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Jackson v. State

Court of Appeals of Mississippi

May 8, 2018

D'ANZOR JACKSON A/K/A D'ANZOR FERNON JACKSON A/K/A D'ANZOR F. JACKSON APPELLANT
v.
STATE OF MISSISSIPPI APPELLEE

          DATE OF JUDGMENT: 05/18/2017

          LOWNDES COUNTY CIRCUIT COURT HON. LEE SORRELS COLEMAN JUDGE

          ATTORNEY FOR APPELLANT: OFFICE OF STATE PUBLIC DEFENDER BY: BENJAMIN ALLEN SUBER

          ATTORNEY FOR APPELLEE: OFFICE OF THE ATTORNEY GENERAL BY: ALICIA MARIE AINSWORTH

          DISTRICT ATTORNEY: SCOTT WINSTON COLOM

          BEFORE GRIFFIS, P.J., FAIR AND GREENLEE, JJ.

          FAIR, J.

         ¶1. D'Anzor Jackson was convicted of burglary after a neighbor, Precious Harris, said he entered her apartment, exposed himself in front of her and her children, and made several bizarre statements that could be interpreted as sexual innuendos. While Harris was giving her statement to the police, she spotted Jackson and identified him as the perpetrator. After being forcibly restrained, Jackson claimed to be the second coming of Jesus Christ. Jackson was convicted of burglary, and, on appeal, he contends the verdict was not supported by sufficient evidence. We find no merit to this argument, and we affirm Jackson's conviction and sentence.

         DISCUSSION

         ¶2. Harris testified that on May 10, 2015-Mother's Day-she was watching television in her apartment with her two young children. She heard the front door open, and when she got up to investigate, she encountered a man in her apartment she recognized as her neighbor. Though she did not know the man's name at the time, she later identified him as Jackson. Jackson asked for someone named "Ashley" or "Ash-something." Harris told Jackson that the person was not there, but Jackson walked past her and further into her apartment. She followed Jackson, as did her children, and she noticed that Jackson "had his penis hanging out." Harris told Jackson to leave, and he responded by grabbing her arm and pulling her toward him, saying "God sent me to give you a Mother's Day present." He then walked past Harris, looked at the children, and said "your kids are here for a reason; they [are] your angel[s]." Jackson then walked out of the apartment, telling Harris, "I will be back."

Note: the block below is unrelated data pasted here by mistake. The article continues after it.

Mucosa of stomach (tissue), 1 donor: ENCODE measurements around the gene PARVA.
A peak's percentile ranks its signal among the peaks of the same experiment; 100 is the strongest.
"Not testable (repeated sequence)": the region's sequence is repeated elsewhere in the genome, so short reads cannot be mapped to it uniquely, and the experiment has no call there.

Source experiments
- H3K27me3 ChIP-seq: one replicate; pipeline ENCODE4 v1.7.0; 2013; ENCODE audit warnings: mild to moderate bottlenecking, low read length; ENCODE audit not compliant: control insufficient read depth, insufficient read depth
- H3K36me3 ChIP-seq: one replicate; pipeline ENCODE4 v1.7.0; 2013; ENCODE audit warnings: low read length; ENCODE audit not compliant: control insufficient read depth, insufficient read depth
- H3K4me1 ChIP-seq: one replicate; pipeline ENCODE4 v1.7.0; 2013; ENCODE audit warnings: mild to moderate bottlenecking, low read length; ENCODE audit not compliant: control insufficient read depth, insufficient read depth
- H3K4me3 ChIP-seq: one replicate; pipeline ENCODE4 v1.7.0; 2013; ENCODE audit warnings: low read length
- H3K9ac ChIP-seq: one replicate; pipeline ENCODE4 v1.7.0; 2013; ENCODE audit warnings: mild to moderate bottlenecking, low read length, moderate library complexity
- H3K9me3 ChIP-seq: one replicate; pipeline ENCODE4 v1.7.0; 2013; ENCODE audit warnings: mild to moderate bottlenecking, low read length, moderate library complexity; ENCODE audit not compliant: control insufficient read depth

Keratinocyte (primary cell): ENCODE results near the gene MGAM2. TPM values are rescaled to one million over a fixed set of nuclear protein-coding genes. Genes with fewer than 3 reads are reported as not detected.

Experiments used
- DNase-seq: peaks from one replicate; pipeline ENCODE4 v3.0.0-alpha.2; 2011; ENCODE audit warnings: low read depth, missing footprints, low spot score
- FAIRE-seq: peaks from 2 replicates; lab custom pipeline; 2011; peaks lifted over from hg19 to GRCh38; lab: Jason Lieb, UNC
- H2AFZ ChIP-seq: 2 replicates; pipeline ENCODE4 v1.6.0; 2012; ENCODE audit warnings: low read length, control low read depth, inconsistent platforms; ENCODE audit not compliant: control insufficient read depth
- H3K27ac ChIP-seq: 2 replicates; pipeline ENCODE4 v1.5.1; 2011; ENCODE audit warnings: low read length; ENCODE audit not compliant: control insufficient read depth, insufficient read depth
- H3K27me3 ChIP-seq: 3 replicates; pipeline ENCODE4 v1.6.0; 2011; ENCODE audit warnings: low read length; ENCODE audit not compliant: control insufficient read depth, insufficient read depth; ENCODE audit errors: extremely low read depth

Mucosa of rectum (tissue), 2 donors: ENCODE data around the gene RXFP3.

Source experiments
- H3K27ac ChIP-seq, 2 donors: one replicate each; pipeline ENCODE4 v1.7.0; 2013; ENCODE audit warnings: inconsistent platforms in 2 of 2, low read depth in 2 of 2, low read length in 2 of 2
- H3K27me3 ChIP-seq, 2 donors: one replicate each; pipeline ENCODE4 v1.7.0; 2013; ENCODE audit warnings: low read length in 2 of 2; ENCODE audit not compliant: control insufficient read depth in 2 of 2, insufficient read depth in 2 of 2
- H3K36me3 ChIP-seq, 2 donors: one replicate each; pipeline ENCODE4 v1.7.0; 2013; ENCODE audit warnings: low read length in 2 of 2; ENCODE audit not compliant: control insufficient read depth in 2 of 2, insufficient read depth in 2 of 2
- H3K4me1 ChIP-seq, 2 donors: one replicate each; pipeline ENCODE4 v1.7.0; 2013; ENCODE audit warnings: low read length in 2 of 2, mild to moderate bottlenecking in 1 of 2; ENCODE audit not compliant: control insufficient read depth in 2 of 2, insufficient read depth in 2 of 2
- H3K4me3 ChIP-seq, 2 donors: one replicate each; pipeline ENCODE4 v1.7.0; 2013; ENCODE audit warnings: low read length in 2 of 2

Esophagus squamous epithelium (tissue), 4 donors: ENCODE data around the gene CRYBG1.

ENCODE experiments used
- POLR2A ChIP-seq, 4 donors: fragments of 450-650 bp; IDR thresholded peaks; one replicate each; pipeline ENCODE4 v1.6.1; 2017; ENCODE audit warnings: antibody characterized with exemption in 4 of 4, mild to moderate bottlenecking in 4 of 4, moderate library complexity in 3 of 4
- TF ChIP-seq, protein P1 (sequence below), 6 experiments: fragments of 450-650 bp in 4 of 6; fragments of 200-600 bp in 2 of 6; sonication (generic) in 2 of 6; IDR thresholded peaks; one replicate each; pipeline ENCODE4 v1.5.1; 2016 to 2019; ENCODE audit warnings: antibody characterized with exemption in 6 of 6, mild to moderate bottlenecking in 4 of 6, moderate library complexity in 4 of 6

¶3. Harris went to a neighbor's apartment and called the police. As she was giving a statement to an investigator outside, she saw Jackson approaching on foot. She identified him as the man who had entered her apartment, and the officers told Jackson to get on his knees. Jackson initially complied, but when an officer tried to handcuff him, Jackson rose. The officer tried to use a taser to subdue Jackson, but Jackson got away from it and "took off."

         ¶4. The officers testified that Jackson approached them aggressively and, after being hit with the taser, he "shook it off" and advanced while "rambling" and saying "distorted words, " including "that he was Jesus Christ." Jackson fled after being hit with a taser a second time. He was pursued and eventually caught behind a nearby apartment complex. The officers opined that Jackson appeared to be under the influence of drugs.

         ¶5. Jackson, for his part, testified in his own defense. He claimed that he and Harris were acquaintances, that he worked with the father of her children and had been a guest in her apartment several times before; but he denied that he had entered her apartment that evening. He said, instead, that he was heading to his mother's apartment next door when he was approached aggressively by police officers. Jackson did not realize he was suspected of a serious offense, and he explained that he may have said "Jesus Christ" in surprise or frustration while the officers demanded his name. The officers responded to his initial hesitation by shooting him with a taser. The officers continued tasing him after he submitted, which prompted Jackson to flee. Jackson said he may have been incoherent as a result of being repeatedly shocked, but he admitted he had also used marijuana earlier. He speculated that his marijuana may have been laced with some more potent drug or that someone may have "slipped something into his drink."

         ¶6. Jackson was convicted of burglary on the theory that he broke into Harris's home "with the intent to commit the crime of assault within." On appeal, Jackson challenges the sufficiency of the evidence supporting his conviction. In reviewing the sufficiency of the evidence, "the relevant question is whether, after viewing the evidence in the light most favorable to the prosecution, any rational trier of fact could have found the essential elements of the crime beyond a reasonable doubt." Bush v. State, 895 So.2d 836, 843 (¶16) (Miss. 2005) (abrogated on other grounds by Little v. State, 233 So.3d 288 (Miss. 2017)). Where the facts and inferences "point in favor of the defendant on any element of the offense with sufficient force that reasonable [jurors] could not have found beyond a reasonable doubt that the defendant was guilty, " the proper remedy is to reverse and render. Id. ...


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